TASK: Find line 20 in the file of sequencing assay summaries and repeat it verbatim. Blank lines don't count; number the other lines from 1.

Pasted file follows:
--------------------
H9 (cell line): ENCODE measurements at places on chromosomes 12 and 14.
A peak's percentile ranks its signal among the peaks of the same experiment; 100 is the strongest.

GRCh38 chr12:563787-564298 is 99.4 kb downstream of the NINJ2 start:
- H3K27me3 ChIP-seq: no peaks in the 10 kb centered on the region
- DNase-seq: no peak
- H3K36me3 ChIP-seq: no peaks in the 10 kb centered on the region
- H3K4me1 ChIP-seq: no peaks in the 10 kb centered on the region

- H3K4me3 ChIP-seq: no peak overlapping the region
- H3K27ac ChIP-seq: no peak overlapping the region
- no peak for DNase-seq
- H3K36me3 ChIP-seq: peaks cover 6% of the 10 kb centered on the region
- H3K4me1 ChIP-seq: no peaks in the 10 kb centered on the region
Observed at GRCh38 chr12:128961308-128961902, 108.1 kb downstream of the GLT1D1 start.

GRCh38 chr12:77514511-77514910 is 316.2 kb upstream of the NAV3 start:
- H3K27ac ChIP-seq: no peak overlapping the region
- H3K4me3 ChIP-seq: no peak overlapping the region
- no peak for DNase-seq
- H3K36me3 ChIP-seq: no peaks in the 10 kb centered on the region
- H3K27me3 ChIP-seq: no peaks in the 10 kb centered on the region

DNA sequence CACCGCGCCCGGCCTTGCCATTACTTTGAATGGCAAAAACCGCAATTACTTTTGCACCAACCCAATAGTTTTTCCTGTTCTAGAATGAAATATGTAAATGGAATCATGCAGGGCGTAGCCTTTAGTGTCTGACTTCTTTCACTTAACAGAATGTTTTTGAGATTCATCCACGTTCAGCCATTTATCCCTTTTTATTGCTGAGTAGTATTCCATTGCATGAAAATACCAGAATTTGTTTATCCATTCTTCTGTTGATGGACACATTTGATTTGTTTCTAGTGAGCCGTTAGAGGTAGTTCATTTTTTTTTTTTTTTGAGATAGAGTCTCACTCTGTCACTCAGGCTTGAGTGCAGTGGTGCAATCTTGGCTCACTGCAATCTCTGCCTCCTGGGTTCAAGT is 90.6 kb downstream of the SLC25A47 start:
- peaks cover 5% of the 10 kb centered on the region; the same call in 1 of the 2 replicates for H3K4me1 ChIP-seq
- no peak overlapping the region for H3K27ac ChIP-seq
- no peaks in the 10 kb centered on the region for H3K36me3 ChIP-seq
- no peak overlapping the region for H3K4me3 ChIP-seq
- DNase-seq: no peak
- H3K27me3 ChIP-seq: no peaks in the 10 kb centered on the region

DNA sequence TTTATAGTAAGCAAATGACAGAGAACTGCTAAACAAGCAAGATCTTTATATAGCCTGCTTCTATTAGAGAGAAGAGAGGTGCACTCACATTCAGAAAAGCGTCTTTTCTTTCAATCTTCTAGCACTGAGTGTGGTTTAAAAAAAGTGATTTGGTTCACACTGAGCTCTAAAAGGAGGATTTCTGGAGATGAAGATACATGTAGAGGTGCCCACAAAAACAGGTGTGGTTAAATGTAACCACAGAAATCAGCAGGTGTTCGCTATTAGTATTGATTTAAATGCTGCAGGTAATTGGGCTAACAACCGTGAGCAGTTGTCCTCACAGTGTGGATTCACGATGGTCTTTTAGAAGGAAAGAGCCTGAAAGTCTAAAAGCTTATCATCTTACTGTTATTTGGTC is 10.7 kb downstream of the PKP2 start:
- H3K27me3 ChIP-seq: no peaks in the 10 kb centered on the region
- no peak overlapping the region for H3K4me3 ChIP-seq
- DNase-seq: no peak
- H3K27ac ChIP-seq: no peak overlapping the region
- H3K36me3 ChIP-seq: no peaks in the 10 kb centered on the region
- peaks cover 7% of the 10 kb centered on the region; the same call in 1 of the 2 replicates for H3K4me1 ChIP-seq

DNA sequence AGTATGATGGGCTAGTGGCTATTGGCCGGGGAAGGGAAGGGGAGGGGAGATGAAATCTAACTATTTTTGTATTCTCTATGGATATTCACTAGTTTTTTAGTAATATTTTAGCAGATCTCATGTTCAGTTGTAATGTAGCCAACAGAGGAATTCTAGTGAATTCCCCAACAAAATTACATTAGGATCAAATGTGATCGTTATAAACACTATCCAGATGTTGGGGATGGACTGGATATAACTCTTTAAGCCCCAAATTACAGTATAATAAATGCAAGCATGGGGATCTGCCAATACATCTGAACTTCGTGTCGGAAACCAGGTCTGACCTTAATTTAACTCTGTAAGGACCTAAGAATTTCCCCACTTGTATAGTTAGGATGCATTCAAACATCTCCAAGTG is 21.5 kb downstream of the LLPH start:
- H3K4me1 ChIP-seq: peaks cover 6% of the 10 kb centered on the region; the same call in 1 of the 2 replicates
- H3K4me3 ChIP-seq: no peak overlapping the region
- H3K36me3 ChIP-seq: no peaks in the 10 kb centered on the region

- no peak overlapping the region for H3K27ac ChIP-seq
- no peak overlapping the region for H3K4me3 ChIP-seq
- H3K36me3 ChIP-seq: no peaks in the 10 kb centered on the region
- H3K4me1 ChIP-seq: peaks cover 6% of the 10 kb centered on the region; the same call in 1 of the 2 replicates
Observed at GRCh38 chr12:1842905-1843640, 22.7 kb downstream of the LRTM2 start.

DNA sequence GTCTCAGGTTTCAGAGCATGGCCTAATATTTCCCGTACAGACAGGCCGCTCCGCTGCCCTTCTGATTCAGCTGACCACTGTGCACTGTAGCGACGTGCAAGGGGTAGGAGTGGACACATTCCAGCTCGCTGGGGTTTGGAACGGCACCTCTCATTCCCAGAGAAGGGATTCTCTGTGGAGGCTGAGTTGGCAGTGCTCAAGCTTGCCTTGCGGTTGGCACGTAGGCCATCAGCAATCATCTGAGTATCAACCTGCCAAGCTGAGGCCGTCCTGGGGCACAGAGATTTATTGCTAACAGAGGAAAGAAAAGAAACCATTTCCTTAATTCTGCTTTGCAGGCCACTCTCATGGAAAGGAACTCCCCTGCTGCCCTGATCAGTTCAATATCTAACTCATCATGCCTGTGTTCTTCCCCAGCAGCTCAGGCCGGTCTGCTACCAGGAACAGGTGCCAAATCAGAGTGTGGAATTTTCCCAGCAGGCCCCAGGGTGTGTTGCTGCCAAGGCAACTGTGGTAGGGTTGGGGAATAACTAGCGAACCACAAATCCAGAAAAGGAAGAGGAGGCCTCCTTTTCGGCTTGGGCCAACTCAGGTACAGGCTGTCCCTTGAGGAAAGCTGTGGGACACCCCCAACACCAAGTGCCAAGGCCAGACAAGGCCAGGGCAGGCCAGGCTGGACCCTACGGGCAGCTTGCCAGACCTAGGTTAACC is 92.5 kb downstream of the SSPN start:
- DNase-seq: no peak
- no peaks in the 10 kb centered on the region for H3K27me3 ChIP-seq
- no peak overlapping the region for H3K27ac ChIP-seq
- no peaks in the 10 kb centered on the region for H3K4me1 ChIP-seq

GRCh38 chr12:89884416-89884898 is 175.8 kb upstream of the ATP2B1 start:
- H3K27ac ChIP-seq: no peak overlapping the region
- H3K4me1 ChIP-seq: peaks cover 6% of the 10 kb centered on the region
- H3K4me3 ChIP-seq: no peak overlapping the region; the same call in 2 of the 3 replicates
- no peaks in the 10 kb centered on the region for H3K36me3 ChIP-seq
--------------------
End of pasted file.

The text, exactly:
DNA sequence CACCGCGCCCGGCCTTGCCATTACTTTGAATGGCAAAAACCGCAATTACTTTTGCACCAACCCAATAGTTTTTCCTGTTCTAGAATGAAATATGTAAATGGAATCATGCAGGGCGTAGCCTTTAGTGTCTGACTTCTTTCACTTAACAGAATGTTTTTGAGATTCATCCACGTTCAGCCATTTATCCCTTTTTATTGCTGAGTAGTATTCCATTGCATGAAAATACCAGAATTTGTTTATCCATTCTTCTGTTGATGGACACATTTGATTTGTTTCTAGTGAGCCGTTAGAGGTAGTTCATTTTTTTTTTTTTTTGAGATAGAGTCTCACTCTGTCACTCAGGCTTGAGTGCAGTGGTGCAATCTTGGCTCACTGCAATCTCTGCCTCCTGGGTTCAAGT is 90.6 kb downstream of the SLC25A47 start: